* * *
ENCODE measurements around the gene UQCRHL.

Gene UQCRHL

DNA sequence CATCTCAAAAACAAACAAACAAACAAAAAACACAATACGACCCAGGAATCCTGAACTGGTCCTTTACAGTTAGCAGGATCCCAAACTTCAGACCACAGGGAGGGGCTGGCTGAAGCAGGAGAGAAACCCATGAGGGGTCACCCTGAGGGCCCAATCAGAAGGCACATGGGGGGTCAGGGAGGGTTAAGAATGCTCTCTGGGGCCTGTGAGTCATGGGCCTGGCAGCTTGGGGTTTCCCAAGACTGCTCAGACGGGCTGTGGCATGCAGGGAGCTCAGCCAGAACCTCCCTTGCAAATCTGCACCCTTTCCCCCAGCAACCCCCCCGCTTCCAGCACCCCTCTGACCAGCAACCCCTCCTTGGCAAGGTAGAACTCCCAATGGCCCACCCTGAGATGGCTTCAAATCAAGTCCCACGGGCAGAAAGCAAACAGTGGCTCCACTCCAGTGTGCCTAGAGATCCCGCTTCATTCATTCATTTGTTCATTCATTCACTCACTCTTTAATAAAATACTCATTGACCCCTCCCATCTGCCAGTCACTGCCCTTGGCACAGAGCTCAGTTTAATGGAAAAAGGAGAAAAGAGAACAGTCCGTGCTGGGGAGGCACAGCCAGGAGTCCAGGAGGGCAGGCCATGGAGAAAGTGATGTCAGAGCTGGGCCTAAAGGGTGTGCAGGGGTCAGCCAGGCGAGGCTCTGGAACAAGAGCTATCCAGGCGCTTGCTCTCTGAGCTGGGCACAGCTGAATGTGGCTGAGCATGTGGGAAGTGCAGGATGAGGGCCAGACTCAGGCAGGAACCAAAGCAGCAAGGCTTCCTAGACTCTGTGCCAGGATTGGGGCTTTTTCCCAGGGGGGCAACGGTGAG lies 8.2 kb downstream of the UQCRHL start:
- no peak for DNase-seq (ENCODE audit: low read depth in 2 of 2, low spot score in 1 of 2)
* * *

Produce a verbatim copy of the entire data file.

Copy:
ENCODE measurements around the gene UQCRHL.

Gene UQCRHL

DNA sequence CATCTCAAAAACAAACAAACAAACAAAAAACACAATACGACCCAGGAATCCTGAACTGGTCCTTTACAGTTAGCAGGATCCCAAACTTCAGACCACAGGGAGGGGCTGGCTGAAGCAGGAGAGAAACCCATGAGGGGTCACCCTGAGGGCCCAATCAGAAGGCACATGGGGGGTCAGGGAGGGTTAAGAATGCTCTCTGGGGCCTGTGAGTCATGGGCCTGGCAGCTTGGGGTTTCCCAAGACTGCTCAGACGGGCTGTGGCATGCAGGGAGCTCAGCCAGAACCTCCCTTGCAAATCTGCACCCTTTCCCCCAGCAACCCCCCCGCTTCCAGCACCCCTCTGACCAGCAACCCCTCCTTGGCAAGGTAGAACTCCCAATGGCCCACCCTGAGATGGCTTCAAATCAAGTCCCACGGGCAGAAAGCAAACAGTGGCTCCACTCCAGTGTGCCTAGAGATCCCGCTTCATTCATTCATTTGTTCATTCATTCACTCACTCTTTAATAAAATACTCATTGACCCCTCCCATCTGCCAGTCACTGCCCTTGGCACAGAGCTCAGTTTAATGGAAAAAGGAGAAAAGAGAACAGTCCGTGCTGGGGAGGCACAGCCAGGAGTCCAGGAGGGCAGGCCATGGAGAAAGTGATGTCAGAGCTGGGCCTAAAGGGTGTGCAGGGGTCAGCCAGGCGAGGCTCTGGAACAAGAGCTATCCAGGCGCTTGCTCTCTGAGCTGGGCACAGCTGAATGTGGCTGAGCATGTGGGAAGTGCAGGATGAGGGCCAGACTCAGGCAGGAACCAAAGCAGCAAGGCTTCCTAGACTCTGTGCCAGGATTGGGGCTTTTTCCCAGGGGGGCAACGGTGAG lies 8.2 kb downstream of the UQCRHL start:
- no peak for DNase-seq (ENCODE audit: low read depth in 2 of 2, low spot score in 1 of 2)